What is Hemp Anyway?
What is hemp? For those who don’t know the difference between hemp and marijuana, you’re not alone. Much information surrounding the distinct characteristics of the two is vast and can be confusing when understanding chemical makeup, cultivation and hemp’s various uses.
Cultivation of Cannabis
Hemp and marijuana are one in the same. They both come from Cannabis sativa L., yet are distinguished as different parts of the plant. They are genetically distinct and are both used for different purposes. Hemp is the term used to describe the food and fiber characteristics of the plant, whereas marijuana is the cannabis grown with the intention of increasing tetrahydrocannabinol (THC) potency for the “high” feeling.
The cultivation of Cannabis sativa L. determines if the plant becomes hemp or marijuana. Canadian researcher Ernest Small wrote a book in 1979 titled “The Species Problem in Cannabis” that outlined the cultivation difference between hemp and marijuana. He stated that if a plant had less than 0.3% THC, it is considered hemp. Anything above that percentage is labeled as cannabis. The government adopted his claim and it became law.
Male and Female
How cannabis is grown determines whether the plant will be hemp or marijuana and much depends on the anatomy. Cannabis sativa L. grows male and female plants. The flowering top of a female plant is what holds most of the THC. Marijuana is harvested to grow many buds in order to gain a higher profit from a single plant. Fertilization reduces THC content, so when marijuana is grown, the male plant is removed in order for the female plant to yield more buds. When hemp is grown, male and female plants are sewn together in a field where seeds can germinate, creating a stronger, more naturally enhanced crop. The healthier and stronger the stalk, the better hemp is for use as fiber and food.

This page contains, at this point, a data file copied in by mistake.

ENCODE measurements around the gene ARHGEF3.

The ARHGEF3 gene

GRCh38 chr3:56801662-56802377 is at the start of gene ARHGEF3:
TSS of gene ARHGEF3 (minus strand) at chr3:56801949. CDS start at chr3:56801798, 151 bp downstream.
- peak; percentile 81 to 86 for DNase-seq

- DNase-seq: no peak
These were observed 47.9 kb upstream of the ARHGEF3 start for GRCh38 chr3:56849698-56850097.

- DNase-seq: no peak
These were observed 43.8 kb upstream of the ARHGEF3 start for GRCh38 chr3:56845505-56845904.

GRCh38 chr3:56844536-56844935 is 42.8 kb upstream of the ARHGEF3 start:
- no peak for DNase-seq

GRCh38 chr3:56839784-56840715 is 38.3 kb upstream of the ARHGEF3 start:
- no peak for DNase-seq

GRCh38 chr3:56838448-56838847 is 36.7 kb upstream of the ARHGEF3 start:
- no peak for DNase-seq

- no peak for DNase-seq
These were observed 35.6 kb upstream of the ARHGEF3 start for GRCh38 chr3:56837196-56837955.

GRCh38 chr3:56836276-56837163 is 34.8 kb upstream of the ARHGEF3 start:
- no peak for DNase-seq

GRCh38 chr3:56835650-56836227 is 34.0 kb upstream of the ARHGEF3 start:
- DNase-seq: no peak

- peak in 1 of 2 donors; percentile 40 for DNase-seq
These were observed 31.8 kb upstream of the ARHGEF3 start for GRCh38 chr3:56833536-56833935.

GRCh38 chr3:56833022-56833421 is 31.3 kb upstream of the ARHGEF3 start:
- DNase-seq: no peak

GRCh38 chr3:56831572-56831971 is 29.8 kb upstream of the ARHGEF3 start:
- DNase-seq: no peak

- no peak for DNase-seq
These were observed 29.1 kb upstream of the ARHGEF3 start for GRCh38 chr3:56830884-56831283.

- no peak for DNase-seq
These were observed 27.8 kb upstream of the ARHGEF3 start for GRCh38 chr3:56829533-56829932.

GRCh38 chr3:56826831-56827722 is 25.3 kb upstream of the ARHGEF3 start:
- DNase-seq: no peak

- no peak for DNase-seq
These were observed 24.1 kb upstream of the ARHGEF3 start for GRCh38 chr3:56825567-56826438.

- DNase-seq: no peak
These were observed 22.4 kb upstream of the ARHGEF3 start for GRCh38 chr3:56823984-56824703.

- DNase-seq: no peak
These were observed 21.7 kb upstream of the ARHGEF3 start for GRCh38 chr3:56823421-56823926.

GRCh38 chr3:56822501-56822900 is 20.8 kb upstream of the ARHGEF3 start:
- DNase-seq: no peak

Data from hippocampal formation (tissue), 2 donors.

While marijuana is grown for its THC content and potency, with a higher demand for psychoactive cannabis, hemp is more grown as an alternative resource to oils, ointments, fiber, clothing, construction and much more.
Hemp is the only plant that can be used to completely sustain human life. In replacing cotton and paper, on acre of hemp will produce as much fiber as 2-3 acres of cotton and is stronger, softer, lasts twice as long and does not mold. One acre of hemp can also produce as much paper as 2-4 acres of trees. This includes all types of paper, from writing paper to toilet paper. Hemp also harvests only 120 days after it is planted, whereas trees take years to fully mature.
Hemp seeds have a protein that is more efficient than soybean protein and can be a better alternative to foods that may already contain soybean, such as butter, cheese, salad oils, milk, etc. The hemp seed can also be ground into flour for making pasta, breads and baked goods.
In terms of household items and other life-sustaining necessities, hemp can be used as ethanol, non-toxic diesel fuel, paint, varnish, detergent, ink and various types of oil.
The question arises, if hemp can be an inexpensive, sustainable substitute for harmful synthetics we already use, why aren’t we harvesting hemp everywhere? The answer lies in legality. Since America’s independence up until the late 1930s, hemp was used everywhere. Hemp first came into Colonial America by the British in order to provide fiber for the lines, sails and caulking of British ships.
Hemp continued to be used up until WWI. After the media gained traction with the hit film Reefer Madness (1936), The Marihuana Tax Act of 1937 basically put a stop to all things cannabis. The act aimed its political missiles at the narcotic value of marijuana and turned over regulation of hemp to the Department of Revenue, who in turn became responsible for industrial hemp licenses to be given to select hemp farmers.
Though the act was a heavy blow to the hemp industry, what really effected the farmers was the availability of cheap synthetic fibers in the 1950s. The convenient production of cheaper fiber pushed hemp into the dark.
If that wasn’t enough, twenty years later, under the presidency of a man who deemed drugs to be the number one evil of this great country, the Controlled Substance Act of 1970 ultimately destroyed the hemp industry. The act classified all forms of cannabis as a Schedule I drug, the most damaging, most addicting drugs, siding marijuana next to heroin and cocaine making cannabis more dangerous, by this classification, than morphine, oxycodone and meth.
This Schedule I title makes hemp illegal to grow in the United States. Currently, products that are on the market today that contain hemp, i.e., less than 0.3% THC, are imported from foreign countries.
We’re quickly picking ourselves up, however, and launching into a neo-progressive era of opening our eyes to the truth about cannabis. Fourteen states now have authorization to legally grow hemp for research and/or commercial purposes. Maybe one day soon we will realize what our ancestors had known for decades, that hemp is a benefit for all.